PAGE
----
However.). namely. the predicted load-deflection response of various beams corroborates with the corresponding test data. The post peak region of the load deflection response showing a softening behavior has not been captured. more cracks in the constant moment zone and new cracks in the shear span. S65FFCWFC-A and S85FFCWFC-A. . The ‘ANSYS’ model predicted crushing of concrete at the ultimate. S65FOCWOC. In the later stages. This may be attributed partly to the manner in which crushing of concrete is handled in the ANSYS model. the ‘ANSYS’ model predicted slightly softer deflection results in the post-cracking regime when compared with the corresponding test data. Moreover. complete softening of material behavior in all directions. the load steps need to be applied very gradually.The load-deflection response of T-beams predicted using the ‘ANSYS’ model has been compared with the corresponding experimental results (Error! Reference source not found. As observed in the experiment.). The cracks predicted using the ‘ANSYS’ model was found to be in good agreement with the experimental observation. namely. The initial stage of loading. Four T-beams. which was indicated by large deformation at the node. the ANSYS model predicted the first crack in the constant moment zone. At ultimate.c). The comparison of the crack/crush pattern predicted to that observed in the experiment indicated that the ‘ANSYS’ model predicts the zones of critical cracks quite accurately. S85FOCWOC. in this load deformation regime. The predicted orientation of the crack in the T-beam was vertical in the constant moment zone and inclined in the shear span (Error! Reference source not found. failed in diagonal tension forming a through crack (Error! Reference source not found. the ANSYS model would predict the post-cracking regime of the load-deflection response of T-beams more accurately. fibers tend to pullout of the matrix leading to further softening. This variation in the predicted results may be attributed to the difference in the bond-slip model of reinforcement used in the analysis when compared with that present in the test. It is expected that the use of an improved bond-slip model. the ANSYS model predicted propagation of existing cracks. To capture this. one of the inclined cracks in the shear span widened and concrete near the tip of the crack close to the loading point crushed.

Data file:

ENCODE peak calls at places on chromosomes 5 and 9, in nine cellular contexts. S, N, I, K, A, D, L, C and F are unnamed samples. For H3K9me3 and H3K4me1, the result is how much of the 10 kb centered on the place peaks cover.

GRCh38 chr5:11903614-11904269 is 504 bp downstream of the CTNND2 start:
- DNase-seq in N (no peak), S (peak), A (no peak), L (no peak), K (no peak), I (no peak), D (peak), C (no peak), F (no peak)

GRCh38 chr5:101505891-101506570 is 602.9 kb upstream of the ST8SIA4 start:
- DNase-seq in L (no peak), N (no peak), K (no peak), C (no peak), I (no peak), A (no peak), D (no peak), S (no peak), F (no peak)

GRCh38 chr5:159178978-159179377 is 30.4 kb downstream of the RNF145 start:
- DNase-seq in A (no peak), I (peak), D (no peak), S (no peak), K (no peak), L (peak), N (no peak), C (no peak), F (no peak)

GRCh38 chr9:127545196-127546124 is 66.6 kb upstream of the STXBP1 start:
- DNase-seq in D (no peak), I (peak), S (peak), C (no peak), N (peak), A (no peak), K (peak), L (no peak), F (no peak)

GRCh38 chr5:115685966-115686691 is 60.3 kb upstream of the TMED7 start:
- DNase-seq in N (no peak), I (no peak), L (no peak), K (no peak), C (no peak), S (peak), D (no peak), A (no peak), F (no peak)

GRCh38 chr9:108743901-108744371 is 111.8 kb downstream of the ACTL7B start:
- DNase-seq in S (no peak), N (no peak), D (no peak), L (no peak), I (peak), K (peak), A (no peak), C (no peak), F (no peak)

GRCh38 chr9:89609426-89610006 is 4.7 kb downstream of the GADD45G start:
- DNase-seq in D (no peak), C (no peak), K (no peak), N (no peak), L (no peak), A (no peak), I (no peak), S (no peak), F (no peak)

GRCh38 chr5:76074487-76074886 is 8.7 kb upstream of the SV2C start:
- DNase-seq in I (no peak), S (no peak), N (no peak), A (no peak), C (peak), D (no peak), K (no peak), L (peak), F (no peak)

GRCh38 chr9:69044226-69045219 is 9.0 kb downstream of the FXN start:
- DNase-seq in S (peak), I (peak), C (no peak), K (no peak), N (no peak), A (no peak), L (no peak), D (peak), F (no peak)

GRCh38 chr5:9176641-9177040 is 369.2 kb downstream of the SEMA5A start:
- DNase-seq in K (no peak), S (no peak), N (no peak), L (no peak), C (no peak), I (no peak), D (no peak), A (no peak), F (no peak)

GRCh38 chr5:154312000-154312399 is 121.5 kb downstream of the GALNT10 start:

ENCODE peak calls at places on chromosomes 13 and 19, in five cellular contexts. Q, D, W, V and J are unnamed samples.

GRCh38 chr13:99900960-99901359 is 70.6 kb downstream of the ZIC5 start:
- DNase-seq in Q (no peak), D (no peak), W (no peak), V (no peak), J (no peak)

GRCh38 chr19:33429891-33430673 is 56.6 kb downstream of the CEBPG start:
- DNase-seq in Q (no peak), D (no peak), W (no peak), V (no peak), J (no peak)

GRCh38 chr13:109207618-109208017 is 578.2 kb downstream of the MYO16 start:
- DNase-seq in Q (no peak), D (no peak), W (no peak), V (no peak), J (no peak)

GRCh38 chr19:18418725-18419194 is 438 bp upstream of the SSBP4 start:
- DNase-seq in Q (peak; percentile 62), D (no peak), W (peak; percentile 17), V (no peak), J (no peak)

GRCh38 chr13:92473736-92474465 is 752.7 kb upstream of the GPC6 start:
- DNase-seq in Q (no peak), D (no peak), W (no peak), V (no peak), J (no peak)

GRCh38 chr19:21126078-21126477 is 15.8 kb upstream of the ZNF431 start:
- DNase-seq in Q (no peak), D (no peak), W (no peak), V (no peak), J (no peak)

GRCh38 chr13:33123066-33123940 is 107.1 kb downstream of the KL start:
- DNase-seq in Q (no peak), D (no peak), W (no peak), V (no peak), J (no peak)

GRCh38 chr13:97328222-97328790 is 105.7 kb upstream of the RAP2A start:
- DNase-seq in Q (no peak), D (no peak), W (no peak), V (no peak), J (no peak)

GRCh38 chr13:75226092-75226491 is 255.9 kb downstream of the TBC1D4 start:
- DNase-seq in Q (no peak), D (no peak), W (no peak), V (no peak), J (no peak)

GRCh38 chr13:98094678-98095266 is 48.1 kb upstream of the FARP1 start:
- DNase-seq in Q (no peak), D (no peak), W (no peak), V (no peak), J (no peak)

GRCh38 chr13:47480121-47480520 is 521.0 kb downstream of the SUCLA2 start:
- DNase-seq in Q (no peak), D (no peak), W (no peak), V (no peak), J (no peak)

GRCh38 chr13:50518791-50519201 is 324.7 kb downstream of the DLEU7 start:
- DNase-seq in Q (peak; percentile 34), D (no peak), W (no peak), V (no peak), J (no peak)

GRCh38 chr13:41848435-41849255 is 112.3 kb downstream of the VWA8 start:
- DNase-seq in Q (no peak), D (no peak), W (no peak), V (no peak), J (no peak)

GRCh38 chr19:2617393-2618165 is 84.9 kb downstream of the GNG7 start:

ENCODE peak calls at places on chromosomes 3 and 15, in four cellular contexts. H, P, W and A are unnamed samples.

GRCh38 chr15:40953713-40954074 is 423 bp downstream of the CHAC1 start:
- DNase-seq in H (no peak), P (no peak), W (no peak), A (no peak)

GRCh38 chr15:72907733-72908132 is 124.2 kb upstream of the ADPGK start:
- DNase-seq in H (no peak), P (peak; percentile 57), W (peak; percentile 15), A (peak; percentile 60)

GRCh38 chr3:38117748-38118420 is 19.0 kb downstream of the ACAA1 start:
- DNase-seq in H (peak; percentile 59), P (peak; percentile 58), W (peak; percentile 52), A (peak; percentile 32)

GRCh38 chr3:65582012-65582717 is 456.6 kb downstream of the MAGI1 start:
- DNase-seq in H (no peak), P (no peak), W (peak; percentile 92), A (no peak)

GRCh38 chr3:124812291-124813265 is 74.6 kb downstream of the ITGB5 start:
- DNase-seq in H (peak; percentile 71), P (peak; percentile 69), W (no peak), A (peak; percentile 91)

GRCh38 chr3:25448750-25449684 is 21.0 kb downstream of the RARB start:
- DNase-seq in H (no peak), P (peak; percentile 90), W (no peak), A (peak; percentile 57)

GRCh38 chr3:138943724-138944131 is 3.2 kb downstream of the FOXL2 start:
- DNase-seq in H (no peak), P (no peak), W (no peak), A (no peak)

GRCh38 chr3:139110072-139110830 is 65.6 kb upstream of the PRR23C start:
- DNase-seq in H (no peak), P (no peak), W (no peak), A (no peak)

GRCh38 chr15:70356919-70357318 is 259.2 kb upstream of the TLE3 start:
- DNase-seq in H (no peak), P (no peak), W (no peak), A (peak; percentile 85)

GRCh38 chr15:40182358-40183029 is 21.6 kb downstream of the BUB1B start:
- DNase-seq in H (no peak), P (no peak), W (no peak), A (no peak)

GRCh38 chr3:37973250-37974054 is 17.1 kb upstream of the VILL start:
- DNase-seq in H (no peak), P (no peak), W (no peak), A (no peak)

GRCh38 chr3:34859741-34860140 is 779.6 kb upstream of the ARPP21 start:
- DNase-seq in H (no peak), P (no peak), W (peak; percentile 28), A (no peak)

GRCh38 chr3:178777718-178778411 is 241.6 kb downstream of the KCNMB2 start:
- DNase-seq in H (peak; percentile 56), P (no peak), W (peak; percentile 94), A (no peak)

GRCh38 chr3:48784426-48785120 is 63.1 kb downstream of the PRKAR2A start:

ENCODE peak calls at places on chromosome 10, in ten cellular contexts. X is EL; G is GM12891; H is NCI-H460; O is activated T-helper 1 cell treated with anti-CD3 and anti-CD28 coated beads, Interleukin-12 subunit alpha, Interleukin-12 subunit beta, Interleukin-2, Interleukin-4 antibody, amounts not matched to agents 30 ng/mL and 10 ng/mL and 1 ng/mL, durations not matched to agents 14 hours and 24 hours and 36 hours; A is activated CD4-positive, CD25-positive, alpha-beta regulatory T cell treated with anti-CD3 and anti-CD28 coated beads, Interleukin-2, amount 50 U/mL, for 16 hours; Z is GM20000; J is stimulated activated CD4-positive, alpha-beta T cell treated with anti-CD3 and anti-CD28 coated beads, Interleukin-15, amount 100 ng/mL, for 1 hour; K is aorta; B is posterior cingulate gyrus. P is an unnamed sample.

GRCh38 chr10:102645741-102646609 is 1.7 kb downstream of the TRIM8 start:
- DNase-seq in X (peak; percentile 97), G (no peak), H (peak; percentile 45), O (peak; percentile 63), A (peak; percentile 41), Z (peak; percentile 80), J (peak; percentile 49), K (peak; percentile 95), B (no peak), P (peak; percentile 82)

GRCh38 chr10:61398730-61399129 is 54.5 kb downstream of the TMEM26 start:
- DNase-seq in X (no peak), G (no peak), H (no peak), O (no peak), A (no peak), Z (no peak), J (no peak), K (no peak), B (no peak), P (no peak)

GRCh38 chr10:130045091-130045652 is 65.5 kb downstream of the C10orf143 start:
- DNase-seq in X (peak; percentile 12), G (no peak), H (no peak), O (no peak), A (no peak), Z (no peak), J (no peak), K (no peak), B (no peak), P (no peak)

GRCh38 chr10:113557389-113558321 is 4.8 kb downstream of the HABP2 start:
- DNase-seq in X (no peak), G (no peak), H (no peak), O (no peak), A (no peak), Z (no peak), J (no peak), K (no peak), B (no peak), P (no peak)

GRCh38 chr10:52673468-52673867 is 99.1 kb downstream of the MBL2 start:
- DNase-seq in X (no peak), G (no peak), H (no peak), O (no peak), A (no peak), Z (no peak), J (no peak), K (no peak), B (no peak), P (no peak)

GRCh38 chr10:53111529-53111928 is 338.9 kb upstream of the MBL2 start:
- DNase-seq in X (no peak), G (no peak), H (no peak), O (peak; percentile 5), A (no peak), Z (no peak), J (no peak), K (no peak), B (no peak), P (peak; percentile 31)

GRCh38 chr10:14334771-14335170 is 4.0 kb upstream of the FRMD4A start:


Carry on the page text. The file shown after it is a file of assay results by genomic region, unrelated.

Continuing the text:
• • The predicted load in of T-beams at various stages was found to be in good agreement with the test data. following conclusions were drawn. The proposed model predicted slightly softer results in post-cracking regime of the load-deflection response of T-beams. The ‘ANSYS’ model correctly predicted the diagonal tension failure and shear compression failure of prestressed concrete beams observed in the experiment. Comparison of predicted crack/crush pattern with the corresponding test data Conclusion Based on the comparison of the predicted results of partially prestressed beams having steel fibers over partial or full depth with the corresponding experimental data. This variation is due to the difference in the bond-slip model of reinforcement used in the analysis when compared with that present in the test.Figure 10. • .

K.1989. and DN. J. 76(1) . and E. J. Edward. Lee. ACI. Constitutive model for triaxial behaviour of concrete.J. and P.19-45. Distribution and orientation of fibres in steel fibre reinforced concrete. Houde. Bergamo. Padmarajaiah. 86(1). Italy. ACI. ACI J. Local bond-stress to slip relationship of hot rolled deformed bars and mild steel plain bars. Warnke.2002.. Nammur Jr. ACI Mat. Study of bond stress-slip relationships in reinforced concrete. J.J.. Naaman. A finite element assessment of flexural strength of prestressed concrete beams with fiber reinforcement. Yannopoulos. 405-420. 2) K. 4) S. William. 229-241. ISMES. in: Proceedings of the International Association for Bridge and Structural Engineering.. Cement and Concrete Composites. and J. 6) G.E. pp.D. 3) P. 76(1).D. Mirza. and A. Mat.M. Bond stress model for fibre reinforced concrete based on bond stress slip relationship. 1979.. 1975. 45-56 . 24.It is expected that the modeling strategy for the finite element analysis proposed in this study will be used for designing/ analyzing SFRC members References 1) S.. 5) A.1990 433-439.19/1-30. 87(5). and A. Ramaswamy. Soroushian. 1979.